Dr. Thomas Dwan - Is It Bad For You? Approved by Dr. Thomas Dwan

Is Dry Shampoo Bad For You?



Short answer

Dry shampoo, while convenient, can cause scalp irritation, product buildup, and potentially inhibit hair growth if overused. Respiratory concerns are associated with aerosol varieties, especially in poorly ventilated areas. Eco-minded users may seek non-aerosol types to avoid environmental harm. Moderation and thorough scalp cleansing remain key to minimizing adverse effects.



Long answer

Chemical Ingredients in Dry Shampoo and Scalp Health

Understanding the relationship between the chemical ingredients in dry shampoo and scalp health requires delving into what's really inside that convenient spray or powder. Numerous dry shampoos on the market include a variety of compounds designed to absorb oil, provide a pleasant scent, and make application easier. Here, we'll examine some of these chemicals and how they might impact your scalp health.

Alcohol and Propellants: Aerosol dry shampoos often contain alcohols and propellants. The alcohols serve to quickly dry out the product after application, while propellants help to eject the product from the can. These substances can be drying to the scalp, which may lead to irritation or an imbalance of the scalp's natural oils if used excessively.

Starches and Absorbents: Starch-based ingredients, such as rice or corn starch, are common absorbents found in dry shampoo. They effectively soak up excess oil, but overuse can lead to product buildup, which may interfere with natural hair growth and irritate the scalp if not adequately cleansed away.

Fragrances: To make the product more appealing, fragrances are often added. However, these can be culprits for allergic reactions or sensitivities. For individuals with a sensitive scalp, fragrance-free formulas might be a better option to reduce the risk of irritation.

Preservatives: To elongate shelf-life and prevent bacterial growth, preservatives are a must for most beauty products, including dry shampoo. Parabens and phthalates, common preservatives, have been under scrutiny for their potential health impacts, including endocrine disruption. Nonetheless, the concentration in cosmetic products is typically low and regulated to limit exposure risk.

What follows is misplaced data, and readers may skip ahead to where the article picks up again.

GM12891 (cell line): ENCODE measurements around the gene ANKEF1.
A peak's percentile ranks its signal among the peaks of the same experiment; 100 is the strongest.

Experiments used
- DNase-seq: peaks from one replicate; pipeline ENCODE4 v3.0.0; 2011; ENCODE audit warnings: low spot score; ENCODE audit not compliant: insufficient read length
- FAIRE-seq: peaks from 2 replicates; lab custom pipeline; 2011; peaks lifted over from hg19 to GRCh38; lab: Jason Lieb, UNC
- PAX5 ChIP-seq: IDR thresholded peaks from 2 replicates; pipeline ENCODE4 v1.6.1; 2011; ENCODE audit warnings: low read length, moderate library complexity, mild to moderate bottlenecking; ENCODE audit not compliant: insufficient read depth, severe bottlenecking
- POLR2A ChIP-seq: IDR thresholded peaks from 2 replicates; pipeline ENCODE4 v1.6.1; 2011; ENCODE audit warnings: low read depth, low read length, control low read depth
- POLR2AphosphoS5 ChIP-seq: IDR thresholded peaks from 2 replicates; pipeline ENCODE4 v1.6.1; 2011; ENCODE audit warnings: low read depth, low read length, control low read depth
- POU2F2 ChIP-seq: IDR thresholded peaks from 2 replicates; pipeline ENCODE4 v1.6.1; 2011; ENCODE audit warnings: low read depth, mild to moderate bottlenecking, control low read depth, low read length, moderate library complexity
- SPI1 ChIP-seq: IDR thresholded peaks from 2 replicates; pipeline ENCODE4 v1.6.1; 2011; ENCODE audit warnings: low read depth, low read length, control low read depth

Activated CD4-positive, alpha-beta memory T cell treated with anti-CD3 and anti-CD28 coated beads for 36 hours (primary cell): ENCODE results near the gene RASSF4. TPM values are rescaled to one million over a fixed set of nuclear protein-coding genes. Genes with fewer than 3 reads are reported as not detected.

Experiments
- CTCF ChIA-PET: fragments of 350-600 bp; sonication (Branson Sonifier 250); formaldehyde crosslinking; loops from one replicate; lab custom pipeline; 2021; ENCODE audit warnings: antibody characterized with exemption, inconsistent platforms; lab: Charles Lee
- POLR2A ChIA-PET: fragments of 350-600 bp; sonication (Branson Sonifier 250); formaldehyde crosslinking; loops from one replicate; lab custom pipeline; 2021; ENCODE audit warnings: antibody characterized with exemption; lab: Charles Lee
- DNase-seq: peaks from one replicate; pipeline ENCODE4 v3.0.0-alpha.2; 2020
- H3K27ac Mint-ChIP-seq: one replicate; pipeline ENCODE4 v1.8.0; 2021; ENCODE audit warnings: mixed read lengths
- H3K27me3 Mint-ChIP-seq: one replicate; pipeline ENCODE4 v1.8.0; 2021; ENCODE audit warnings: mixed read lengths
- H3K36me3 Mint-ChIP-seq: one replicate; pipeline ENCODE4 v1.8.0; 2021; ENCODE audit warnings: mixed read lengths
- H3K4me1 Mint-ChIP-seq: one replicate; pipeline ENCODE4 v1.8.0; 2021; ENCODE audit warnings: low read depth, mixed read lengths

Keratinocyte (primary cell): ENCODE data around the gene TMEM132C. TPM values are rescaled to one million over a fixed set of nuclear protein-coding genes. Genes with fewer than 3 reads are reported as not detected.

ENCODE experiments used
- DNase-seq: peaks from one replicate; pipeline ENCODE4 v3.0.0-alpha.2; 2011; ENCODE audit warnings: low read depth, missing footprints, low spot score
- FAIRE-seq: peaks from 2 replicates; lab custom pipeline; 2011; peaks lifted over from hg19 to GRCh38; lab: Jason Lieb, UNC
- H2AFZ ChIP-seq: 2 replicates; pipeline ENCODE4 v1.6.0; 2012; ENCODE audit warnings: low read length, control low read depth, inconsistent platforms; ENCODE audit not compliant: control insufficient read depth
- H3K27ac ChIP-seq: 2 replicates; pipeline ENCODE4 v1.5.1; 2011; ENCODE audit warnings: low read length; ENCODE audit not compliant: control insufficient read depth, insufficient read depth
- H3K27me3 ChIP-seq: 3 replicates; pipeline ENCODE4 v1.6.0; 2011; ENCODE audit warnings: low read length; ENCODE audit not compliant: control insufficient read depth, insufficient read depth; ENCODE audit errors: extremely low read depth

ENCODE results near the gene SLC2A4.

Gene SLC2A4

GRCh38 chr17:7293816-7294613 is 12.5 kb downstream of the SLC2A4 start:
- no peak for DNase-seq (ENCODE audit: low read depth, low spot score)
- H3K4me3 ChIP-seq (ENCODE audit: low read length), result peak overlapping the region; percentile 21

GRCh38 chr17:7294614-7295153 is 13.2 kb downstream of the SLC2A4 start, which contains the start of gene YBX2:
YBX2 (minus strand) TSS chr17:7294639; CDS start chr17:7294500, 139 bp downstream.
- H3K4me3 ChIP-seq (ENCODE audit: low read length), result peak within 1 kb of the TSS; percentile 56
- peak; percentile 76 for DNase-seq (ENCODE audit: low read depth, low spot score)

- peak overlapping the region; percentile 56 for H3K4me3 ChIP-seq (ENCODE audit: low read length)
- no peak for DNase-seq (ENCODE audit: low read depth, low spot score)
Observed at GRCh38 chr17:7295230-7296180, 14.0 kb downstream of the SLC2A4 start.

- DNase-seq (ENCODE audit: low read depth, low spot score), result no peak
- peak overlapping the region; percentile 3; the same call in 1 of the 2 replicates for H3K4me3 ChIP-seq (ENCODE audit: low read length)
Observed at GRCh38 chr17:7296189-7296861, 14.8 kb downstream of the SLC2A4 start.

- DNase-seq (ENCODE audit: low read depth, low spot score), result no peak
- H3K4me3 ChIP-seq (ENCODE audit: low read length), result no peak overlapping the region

It's important to consider peer-reviewed studies when assessing these ingredients' effects. For instance, a study in the International Journal of Trichology addressed potential hair and scalp issues related to cosmetic product use, noting that while occasional usage is unlikely to cause severe problems, overuse can lead to concerns such as dermatitis and product buildup.

Talc: Some dry shampoos may contain talc, which has been mired in controversy due to its potential contamination with asbestos – a known carcinogen. However, cosmetic-grade talc is supposed to be asbestos-free, and the FDA monitors this. Still, those with concerns may opt for talc-free formulations.

Butane and Isobutane: These gases are used as propellants in aerosol dry shampoos. While they are generally considered safe when inhaled in very small amounts, they can be flammable and, if used in poorly ventilated areas, could pose inhalation risks.

List of Common Chemical Ingredients in Dry Shampoos:

  • Alcohols (e.g., ethanol, isopropanol)
  • Propellants (e.g., butane, isobutane, propane)
  • Absorbents (e.g., rice starch, corn starch, silica)
  • Fragrances (varied chemical composition)
  • Preservatives (e.g., parabens, phthalates)
  • Talc

While most of these chemicals are approved for use in cosmetic products and are safe in regulated amounts, individual sensitivity can vary. Moreover, the health of your scalp can be influenced by factors such as frequency of use, duration of product on the scalp, and personal sensitivity to these ingredients. As a best practice, it's advisable to use dry shampoo sparingly and to thoroughly cleanse the scalp regularly to prevent potential negative effects from product buildup or irritation. Consultation with a dermatologist is recommended for personalized advice, especially for individuals with sensitive scalps or pre-existing conditions.

Potential Respiratory Effects from Aerosol Propellants

In the bustling life of today, dry shampoo has become a staple for people seeking a quick fix to revitalize their hair without water and suds. However, behind the convenience, there might be concerns particularly related to the aerosol propellants used in many dry shampoo products. Aerosol propellants are gases used to eject the product from its container, and while they're effective for delivery, they raise some questions about respiratory health.